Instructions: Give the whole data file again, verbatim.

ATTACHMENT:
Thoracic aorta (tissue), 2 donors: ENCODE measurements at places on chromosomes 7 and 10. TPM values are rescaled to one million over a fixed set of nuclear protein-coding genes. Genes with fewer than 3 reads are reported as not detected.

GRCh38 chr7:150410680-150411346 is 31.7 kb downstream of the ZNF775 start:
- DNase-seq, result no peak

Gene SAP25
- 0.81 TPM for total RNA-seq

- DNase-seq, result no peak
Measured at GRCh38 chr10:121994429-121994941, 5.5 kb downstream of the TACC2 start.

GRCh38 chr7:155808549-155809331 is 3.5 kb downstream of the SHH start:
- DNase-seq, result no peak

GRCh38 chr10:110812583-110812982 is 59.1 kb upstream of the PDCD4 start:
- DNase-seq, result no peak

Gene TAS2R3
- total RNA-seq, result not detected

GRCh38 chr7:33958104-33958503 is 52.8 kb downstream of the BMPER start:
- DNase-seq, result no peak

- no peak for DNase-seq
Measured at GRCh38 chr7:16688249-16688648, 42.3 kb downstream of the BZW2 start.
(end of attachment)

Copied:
Thoracic aorta (tissue), 2 donors: ENCODE measurements at places on chromosomes 7 and 10. TPM values are rescaled to one million over a fixed set of nuclear protein-coding genes. Genes with fewer than 3 reads are reported as not detected.

GRCh38 chr7:150410680-150411346 is 31.7 kb downstream of the ZNF775 start:
- DNase-seq, result no peak

Gene SAP25
- 0.81 TPM for total RNA-seq

- DNase-seq, result no peak
Measured at GRCh38 chr10:121994429-121994941, 5.5 kb downstream of the TACC2 start.

GRCh38 chr7:155808549-155809331 is 3.5 kb downstream of the SHH start:
- DNase-seq, result no peak

GRCh38 chr10:110812583-110812982 is 59.1 kb upstream of the PDCD4 start:
- DNase-seq, result no peak

Gene TAS2R3
- total RNA-seq, result not detected

GRCh38 chr7:33958104-33958503 is 52.8 kb downstream of the BMPER start:
- DNase-seq, result no peak

- no peak for DNase-seq
Measured at GRCh38 chr7:16688249-16688648, 42.3 kb downstream of the BZW2 start.